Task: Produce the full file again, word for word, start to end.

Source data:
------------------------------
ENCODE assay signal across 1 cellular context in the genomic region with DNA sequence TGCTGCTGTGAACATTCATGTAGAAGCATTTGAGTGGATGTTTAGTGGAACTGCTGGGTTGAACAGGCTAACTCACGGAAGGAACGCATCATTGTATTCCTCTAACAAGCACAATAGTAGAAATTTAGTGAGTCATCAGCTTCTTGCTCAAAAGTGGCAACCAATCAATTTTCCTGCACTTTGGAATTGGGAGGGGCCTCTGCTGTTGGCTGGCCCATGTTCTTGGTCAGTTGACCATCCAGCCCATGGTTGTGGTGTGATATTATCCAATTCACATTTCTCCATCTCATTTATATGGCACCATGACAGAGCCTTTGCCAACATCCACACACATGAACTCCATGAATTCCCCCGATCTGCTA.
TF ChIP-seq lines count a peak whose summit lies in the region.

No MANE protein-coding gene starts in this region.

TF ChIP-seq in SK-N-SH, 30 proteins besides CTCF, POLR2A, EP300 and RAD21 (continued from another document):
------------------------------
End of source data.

ENCODE assay signal across 1 cellular context in the genomic region with DNA sequence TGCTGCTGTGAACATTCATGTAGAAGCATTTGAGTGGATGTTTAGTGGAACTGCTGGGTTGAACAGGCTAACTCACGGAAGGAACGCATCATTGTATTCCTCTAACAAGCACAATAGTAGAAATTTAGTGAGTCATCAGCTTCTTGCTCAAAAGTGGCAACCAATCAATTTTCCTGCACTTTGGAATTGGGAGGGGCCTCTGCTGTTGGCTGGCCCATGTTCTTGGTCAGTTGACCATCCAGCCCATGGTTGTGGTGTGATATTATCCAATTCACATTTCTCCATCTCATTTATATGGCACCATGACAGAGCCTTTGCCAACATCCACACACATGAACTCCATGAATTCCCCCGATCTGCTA.
TF ChIP-seq lines count a peak whose summit lies in the region.

No MANE protein-coding gene starts in this region.

TF ChIP-seq in SK-N-SH, 30 proteins besides CTCF, POLR2A, EP300 and RAD21 (continued from another document):